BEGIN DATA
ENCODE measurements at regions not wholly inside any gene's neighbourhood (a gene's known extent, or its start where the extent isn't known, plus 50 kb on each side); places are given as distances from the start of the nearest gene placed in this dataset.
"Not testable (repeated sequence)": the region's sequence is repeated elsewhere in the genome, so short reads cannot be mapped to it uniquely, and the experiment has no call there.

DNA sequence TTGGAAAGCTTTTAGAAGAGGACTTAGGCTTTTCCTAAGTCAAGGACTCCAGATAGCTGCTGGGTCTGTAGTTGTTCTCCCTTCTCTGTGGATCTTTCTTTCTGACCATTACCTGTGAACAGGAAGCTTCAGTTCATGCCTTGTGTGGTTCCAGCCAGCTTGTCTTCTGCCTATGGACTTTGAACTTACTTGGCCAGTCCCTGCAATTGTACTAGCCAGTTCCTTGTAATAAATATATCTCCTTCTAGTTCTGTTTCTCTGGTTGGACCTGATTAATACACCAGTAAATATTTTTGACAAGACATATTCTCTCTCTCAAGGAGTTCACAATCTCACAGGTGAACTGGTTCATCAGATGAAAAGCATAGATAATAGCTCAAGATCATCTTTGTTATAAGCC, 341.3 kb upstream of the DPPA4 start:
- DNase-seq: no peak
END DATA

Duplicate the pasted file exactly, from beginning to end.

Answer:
ENCODE measurements at regions not wholly inside any gene's neighbourhood (a gene's known extent, or its start where the extent isn't known, plus 50 kb on each side); places are given as distances from the start of the nearest gene placed in this dataset.
"Not testable (repeated sequence)": the region's sequence is repeated elsewhere in the genome, so short reads cannot be mapped to it uniquely, and the experiment has no call there.

DNA sequence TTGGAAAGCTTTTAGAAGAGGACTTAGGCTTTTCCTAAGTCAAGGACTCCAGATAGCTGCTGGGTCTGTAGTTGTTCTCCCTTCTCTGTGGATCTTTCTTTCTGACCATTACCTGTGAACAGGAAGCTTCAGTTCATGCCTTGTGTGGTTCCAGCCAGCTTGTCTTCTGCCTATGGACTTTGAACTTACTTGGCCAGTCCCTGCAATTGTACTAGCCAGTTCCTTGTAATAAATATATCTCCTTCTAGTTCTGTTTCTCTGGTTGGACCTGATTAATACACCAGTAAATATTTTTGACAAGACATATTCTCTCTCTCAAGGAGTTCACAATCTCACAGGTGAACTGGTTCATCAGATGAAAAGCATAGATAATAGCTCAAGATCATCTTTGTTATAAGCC, 341.3 kb upstream of the DPPA4 start:
- DNase-seq: no peak